(Pocket-lint) - Twitter has been developing a new Stories feature, called Fleets, for more than a year, and it's finally starting to roll out the feature to mobile users. Fleets represent a way for Twitter to better rival Instagram, Snapchat, and other platforms that have pioneered the Stories format.

It's clear that Stories encourage new forms of sharing - perhaps even more casual, personal sharing - so it makes sense that Twitter would also want to give its users the ability to intimately express themselves - just like they can with their other favourite apps. Whether users actually will use Fleets on Twitter remains to be seen. Nevertheless, here's how the new feature works.

Twitter

What are Twitter Fleets?

Since 2006, Twitter has allowed its users to share tweets. Typically, these are text-based posts, but they can include images, etc. Now, Twitter is rolling out a new, more fleeting type of post. Called Fleets, naturally, they appear above the timeline for just 24 hours before disappearing.

In other words, Twitter's Fleets feature is a direct clone of Snapchat Stories and Instagram Stories.

How do Twitter Fleets work?

Any mobile Twitter user has access to the disappearing messaging feature, which sits at the top of the timeline in a row of Stories-like bubbles.

With Fleets, you can share text, respond to others’ tweets, or post videos with familiar background colour and text options - and every message will disappear after 24 hours. You can also respond to others’ fleets by tapping on one and sending a direct message to the creator.

Twitter said it will also introduce stickers and live broadcasting in the future. Currently, you cannot like or retweet a fleet.

Post Fleets

You should see a plus button in a new row that sits above your Twitter timeline. You may see new ephemeral posts from others in this row. Tap the plus button to start a fleet. You can type up to 280 characters of text, add photos, GIFs, or videos. When you post your fleet, it will appear in that new row alongside other Fleets from those you follow, with the most recent visible first.

Fleets disappear after 24 hours.

React to Fleets

Although you cannot like or retweet a fleet, you can respond to Fleets with reaction emoji - just like you can respond to tweets in direct messages. You can also respond with text, but that will open up a direct message thread with the person you’re messaging.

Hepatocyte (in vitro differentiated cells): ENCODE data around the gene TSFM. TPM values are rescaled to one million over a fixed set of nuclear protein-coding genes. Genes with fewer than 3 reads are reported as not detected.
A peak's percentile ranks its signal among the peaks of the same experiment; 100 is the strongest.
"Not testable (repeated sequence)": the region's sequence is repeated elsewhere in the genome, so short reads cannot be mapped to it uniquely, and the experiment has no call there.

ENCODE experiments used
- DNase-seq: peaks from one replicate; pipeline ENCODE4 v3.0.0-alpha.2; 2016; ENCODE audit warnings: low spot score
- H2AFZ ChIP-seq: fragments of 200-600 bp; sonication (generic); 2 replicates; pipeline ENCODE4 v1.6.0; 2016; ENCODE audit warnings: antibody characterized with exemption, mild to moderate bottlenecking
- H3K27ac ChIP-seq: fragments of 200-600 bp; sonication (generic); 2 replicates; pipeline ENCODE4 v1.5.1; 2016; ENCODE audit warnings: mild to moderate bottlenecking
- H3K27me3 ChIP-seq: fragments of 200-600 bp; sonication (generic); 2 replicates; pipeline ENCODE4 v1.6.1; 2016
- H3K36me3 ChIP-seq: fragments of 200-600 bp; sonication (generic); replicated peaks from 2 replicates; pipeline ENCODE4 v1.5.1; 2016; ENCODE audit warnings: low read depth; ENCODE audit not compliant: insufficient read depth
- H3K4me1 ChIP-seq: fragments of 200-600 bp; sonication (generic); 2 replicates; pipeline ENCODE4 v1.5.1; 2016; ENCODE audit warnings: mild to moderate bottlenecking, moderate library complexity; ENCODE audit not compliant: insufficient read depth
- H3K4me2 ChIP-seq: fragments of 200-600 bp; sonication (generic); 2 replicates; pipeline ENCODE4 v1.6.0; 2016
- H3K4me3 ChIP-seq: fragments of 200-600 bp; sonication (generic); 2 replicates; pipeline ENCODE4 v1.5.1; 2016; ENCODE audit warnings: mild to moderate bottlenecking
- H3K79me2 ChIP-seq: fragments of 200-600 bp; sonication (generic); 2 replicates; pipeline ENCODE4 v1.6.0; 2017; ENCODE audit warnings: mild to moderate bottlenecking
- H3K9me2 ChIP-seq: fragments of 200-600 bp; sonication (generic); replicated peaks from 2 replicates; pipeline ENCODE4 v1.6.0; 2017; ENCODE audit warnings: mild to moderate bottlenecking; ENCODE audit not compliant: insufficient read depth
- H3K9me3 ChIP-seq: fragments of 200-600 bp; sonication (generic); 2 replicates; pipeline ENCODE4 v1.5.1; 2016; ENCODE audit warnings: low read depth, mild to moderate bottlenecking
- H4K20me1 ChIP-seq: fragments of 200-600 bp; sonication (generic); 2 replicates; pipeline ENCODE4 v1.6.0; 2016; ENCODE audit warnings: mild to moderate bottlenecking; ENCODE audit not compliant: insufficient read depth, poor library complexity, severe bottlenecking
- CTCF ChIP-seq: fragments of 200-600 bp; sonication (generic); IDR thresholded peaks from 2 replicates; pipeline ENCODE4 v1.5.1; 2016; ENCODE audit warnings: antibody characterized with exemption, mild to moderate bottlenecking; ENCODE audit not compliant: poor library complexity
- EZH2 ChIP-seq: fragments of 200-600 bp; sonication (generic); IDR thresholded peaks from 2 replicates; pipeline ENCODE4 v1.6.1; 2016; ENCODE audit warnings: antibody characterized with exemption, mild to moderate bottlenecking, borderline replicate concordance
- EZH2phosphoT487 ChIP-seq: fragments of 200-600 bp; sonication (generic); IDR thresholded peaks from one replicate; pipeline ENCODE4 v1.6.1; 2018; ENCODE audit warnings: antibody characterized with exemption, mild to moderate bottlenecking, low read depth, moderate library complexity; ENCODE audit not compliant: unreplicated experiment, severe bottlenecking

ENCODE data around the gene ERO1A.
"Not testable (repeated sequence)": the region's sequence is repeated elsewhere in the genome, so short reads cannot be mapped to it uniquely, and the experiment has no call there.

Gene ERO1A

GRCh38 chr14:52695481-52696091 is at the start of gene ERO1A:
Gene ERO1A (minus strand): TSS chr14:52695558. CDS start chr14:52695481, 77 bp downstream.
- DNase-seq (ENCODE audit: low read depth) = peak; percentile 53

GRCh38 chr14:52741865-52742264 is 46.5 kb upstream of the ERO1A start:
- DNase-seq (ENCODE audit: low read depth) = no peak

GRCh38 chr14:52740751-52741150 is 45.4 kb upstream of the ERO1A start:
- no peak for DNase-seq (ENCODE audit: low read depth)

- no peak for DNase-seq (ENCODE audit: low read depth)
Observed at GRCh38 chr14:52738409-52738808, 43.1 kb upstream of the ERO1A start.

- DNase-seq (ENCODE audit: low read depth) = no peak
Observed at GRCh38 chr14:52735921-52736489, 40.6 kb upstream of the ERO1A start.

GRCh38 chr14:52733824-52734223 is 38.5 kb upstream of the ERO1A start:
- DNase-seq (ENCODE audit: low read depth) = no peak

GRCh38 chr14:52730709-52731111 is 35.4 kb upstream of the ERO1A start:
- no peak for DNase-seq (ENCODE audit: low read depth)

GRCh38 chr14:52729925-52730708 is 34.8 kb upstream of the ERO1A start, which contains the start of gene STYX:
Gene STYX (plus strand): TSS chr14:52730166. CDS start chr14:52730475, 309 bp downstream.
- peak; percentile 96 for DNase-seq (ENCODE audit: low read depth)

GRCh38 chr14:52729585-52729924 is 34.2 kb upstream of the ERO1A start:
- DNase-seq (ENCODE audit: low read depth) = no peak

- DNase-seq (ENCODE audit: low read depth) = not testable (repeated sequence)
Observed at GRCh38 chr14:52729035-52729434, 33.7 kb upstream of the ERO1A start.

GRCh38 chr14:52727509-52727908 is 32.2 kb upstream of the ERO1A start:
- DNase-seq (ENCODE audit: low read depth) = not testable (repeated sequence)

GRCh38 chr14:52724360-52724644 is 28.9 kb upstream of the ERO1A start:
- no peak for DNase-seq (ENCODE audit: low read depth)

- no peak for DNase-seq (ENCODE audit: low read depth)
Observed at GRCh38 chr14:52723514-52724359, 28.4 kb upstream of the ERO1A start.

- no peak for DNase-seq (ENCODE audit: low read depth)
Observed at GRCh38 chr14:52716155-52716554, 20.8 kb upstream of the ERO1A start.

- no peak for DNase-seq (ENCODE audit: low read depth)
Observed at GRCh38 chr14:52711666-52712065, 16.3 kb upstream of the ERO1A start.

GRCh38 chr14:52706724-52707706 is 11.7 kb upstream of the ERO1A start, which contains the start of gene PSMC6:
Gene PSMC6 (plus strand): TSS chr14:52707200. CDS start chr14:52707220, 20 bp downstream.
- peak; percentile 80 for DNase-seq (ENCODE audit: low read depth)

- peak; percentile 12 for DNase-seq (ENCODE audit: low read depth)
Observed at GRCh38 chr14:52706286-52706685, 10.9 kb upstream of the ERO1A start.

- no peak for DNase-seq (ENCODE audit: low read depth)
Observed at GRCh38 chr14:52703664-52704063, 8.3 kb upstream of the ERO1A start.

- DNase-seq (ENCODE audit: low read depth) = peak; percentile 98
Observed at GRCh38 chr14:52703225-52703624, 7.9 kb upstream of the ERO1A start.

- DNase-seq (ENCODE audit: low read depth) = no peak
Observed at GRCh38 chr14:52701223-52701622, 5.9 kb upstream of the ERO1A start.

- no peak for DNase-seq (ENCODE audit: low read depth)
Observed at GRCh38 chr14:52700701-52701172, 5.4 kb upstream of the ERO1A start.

When will Fleets be available?

Twitter kicked things off in 2020 with a small test in Brazil, Italy, India, and South Korea. On 17 November, it announced the global launch of Fleets. The new feature is rolling out to the Android and iOS versions of the Twitter mobile app and should be available for everyone "in the coming days", the company said.

“We learned Fleets helped people feel more comfortable joining the conversation - we saw people with Fleets talk more on Twitter,” explain design director Joshua Harris and product manager Sam Haveson in a blog post. “Those new to Twitter found Fleets to be an easier way to share what’s on their mind. Because they disappear from view after a day, Fleets helped people feel more comfortable sharing personal and casual thoughts, opinions, and feelings.”

Twitter

Why is Twitter offering Fleets?

With Fleets, Twitter wants to give its users the ability to share or join a conversation without having to post a tweet, which can live forever on your profile and feels much more permanent. Here's how Mo Aladham, a Twitter group product manager, described Fleets in a blog post:

“Twitter is for having conversations about what you care about. But, some of you tell us that you’re uncomfortable to tweet because tweets are public, feel permanent, and have public counts (retweets and likes). We want to make it possible for you to have conversations in new ways with less pressure and more control, beyond tweets and direct messages. That’s why starting today in Brazil, we’re testing Fleets, a new way to start conversations from your fleeting thoughts.”

Want to know more?

Check out Twitter's support hub.

Writing by Maggie Tillman.